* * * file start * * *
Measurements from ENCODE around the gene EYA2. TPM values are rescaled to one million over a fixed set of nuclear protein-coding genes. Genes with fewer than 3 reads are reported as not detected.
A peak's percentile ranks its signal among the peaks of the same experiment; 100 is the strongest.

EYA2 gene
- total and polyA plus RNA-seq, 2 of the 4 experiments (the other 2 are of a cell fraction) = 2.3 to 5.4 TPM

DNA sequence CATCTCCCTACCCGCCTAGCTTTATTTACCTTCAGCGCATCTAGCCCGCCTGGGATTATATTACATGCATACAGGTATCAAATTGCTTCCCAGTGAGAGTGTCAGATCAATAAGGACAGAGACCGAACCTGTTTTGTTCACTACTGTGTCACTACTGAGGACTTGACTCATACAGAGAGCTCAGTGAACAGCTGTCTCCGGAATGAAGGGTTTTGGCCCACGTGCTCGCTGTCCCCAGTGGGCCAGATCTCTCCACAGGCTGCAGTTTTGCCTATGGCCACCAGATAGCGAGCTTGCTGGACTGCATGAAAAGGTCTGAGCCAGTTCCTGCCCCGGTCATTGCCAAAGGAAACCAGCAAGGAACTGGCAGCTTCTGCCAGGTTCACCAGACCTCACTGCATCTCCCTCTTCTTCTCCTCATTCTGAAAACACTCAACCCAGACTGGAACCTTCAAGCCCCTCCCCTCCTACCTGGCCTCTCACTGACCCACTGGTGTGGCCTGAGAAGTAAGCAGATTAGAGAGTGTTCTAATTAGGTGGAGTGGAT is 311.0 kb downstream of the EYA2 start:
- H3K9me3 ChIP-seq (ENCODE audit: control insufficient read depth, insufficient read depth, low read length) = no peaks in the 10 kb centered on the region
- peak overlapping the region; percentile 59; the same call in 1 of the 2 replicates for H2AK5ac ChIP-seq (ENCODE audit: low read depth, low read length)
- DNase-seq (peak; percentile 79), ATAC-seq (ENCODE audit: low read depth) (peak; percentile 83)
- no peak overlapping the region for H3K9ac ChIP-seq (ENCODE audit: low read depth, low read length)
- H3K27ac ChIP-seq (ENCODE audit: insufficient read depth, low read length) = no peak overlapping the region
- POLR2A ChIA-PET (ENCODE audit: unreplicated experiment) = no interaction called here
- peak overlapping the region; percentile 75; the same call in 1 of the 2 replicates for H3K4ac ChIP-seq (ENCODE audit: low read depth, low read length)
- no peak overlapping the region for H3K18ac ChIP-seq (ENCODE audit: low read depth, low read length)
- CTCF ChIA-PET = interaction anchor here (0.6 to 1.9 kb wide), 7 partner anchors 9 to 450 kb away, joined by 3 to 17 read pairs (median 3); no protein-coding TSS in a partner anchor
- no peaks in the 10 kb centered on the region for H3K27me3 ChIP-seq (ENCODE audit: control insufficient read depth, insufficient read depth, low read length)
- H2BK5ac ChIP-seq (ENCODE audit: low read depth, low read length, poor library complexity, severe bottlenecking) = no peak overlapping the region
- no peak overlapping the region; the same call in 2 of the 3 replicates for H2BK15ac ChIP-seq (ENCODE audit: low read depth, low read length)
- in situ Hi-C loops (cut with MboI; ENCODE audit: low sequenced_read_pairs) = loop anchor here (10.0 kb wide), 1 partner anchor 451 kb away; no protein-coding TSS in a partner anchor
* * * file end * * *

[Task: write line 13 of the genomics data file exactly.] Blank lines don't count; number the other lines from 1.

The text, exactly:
- no peak overlapping the region for H3K18ac ChIP-seq (ENCODE audit: low read depth, low read length)